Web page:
Investment as a percentage of GDP was estimated at 20.3% in 2003 compared to 13.7% in 1999. Private sector investment, largely financed by private transfers from abroad, was 14.9% of GDP in 2002. Gross national savings as a percentage of GDP was estimated at 6.4% in 2003. The Ugandan Government has also worked with donor countries to reschedule or cancel substantial portions of the country's external debts.
Agricultural products supply nearly all of Uganda's foreign exchange earnings, with coffee (of which Uganda is Africa's leading producer) accounting for about 19% and fish 17% of the country's exports in 2002. Exports of non-traditional products, including apparel, hides, skins, vanilla, vegetables, fruits, cut flowers, and fish are growing, while traditional exports cotton, tea, and tobacco continue to be mainstays.
Most industry is related to agriculture. The industrial sector is being rehabilitated to resume production of building and construction materials, such as cement, reinforcing rods, corrugated roofing sheets, and paint. Domestically produced consumer goods include plastics, soap, cork, beer, and soft drinks.
Uganda has about 30,000 kilometers (18,750 mi.), of roads; some 2,800 kilometers (1,750 mi.) are paved. Most radiate from Kampala. The country has about 1,350 kilometers (800 mi.) of rail lines. A railroad originating at Mombasa on the Indian Ocean connects with Tororo, where it branches westward to Jinja, Kampala, and Kasese and northward to Mbale, Soroti, Lira, Gulu, and Kapwach, though the routes west of Kampala and north of Mbale currently are not in use. Uganda's important road and rail links to Mombasa serve its transport needs and also those of its neighbors-Rwanda, Burundi, and parts of Congo and Sudan. An international airport is at Entebbe on the shore of Lake Victoria, some 32 kilometers (20 mi.) south of Kampala.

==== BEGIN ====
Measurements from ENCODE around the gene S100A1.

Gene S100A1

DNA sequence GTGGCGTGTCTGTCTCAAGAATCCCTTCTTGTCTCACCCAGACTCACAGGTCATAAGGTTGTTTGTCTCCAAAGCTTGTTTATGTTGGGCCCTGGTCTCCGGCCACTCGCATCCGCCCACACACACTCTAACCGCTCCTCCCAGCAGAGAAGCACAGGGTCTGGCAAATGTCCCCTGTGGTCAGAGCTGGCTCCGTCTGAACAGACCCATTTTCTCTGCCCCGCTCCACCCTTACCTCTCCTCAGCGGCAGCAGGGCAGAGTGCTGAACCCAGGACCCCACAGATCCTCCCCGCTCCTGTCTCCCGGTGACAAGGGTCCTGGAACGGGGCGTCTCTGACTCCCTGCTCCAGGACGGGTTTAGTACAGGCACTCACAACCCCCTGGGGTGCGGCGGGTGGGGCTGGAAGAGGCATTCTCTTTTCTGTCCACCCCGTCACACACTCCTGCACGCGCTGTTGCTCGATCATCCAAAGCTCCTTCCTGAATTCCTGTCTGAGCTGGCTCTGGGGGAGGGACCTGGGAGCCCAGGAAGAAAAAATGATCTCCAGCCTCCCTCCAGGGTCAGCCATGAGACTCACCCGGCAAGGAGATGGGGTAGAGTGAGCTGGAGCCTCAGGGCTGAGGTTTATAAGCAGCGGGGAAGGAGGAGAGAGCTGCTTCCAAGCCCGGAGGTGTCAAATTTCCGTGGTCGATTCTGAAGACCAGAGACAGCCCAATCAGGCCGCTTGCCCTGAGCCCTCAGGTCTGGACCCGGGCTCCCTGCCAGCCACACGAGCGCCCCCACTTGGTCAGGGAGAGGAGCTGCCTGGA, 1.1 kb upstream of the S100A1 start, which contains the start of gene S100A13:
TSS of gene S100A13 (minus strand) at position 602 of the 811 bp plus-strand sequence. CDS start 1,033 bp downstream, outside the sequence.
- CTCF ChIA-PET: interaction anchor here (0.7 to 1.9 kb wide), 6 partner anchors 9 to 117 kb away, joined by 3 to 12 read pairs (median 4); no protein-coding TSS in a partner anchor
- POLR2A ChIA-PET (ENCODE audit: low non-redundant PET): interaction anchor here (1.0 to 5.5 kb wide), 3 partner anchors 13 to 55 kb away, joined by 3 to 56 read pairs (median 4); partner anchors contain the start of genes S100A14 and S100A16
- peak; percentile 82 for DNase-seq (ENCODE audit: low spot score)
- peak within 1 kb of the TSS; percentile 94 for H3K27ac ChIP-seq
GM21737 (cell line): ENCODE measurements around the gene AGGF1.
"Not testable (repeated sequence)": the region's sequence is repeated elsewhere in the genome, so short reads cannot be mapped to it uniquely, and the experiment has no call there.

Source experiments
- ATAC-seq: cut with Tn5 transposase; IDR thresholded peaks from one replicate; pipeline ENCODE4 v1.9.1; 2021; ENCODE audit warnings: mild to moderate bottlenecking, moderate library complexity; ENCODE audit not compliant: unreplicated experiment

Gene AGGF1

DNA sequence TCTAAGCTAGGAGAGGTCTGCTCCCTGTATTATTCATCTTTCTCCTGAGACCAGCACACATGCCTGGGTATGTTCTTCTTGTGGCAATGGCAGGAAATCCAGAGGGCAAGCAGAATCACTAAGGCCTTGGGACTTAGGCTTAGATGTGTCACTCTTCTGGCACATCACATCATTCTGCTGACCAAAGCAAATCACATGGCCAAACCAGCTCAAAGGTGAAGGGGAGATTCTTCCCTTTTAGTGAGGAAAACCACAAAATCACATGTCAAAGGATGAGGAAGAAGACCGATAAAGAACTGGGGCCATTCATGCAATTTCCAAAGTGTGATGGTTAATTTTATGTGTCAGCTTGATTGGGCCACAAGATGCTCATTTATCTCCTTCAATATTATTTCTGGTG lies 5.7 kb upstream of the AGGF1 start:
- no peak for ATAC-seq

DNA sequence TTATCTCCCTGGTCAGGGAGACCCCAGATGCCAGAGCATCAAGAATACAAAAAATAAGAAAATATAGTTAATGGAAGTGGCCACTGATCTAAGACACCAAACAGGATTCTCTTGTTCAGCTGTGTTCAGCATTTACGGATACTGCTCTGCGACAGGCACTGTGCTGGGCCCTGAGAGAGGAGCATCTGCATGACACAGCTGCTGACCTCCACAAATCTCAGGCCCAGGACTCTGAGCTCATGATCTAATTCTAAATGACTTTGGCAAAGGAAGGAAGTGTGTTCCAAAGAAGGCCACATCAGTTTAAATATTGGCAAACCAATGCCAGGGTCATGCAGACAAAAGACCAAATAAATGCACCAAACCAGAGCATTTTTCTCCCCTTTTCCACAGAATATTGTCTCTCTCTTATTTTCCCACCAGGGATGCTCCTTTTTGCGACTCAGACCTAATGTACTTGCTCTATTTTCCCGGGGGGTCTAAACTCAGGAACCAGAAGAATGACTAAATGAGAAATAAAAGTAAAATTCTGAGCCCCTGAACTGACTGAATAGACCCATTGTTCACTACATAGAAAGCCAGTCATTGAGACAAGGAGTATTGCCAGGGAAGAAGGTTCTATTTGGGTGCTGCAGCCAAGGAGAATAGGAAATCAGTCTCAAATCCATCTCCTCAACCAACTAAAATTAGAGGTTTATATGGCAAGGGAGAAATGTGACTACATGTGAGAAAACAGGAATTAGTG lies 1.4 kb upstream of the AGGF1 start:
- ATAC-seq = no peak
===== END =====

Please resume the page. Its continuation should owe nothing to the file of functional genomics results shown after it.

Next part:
The Ugandan Government generally seeks good relations with other nations without reference to ideological orientation. Relations with Rwanda, Congo and Sudan have sometimes been strained because of security concerns. President Museveni has been active in attempts implement a peace agreement Burundi and has supported peace initiatives in Sudan and Somalia.
In the past, neighbors were concerned about Uganda's relationship with Libya, which had supplied military equipment and bartered fuel to Uganda. In addition to its friendly ties to Western nations, Uganda has maintained ties with North Korea. Uganda's has strained relations with Sudan because of past Sudanese support for the LRA. The LRA seeks to overthrow the Uganda Government and has inflicted brutal violence on the population in northern Uganda, including rape, kidnapping, torture, and murder. In 2002 Uganda and Sudan reestablished diplomatic ties and signed a protocol permitting the UPDF to enter southern Sudan and engage the LRA. The protocol must be renewed periodically.
Another rebel group operating in western Uganda and eastern Democratic Republic of the Congo, near the Rwenzori Mountains, the Allied Democratic Forces (ADF), emerged as a localized threat in 1996 and inflicted substantial suffering on the population in the area. It has largely been defeated by the UPDF and the affected areas of western Uganda have been secured. Remnants of the ADF remain in eastern Congo.
The Uganda Peoples Defense Force (UPDF)--previously the National Resistance Army--constitutes the armed forces of Uganda. Prior to 2000, U.S. military forces participated with the UPDF in training activities under the African Crisis Response Initiative. U.S. military assistance was terminated in 2000 as a result of the Ugandan incursion into the DRC. Following the June 2003 UPDF withdrawal of troops from the DRC, the U.S. has restarted limited nonlethal military assistance.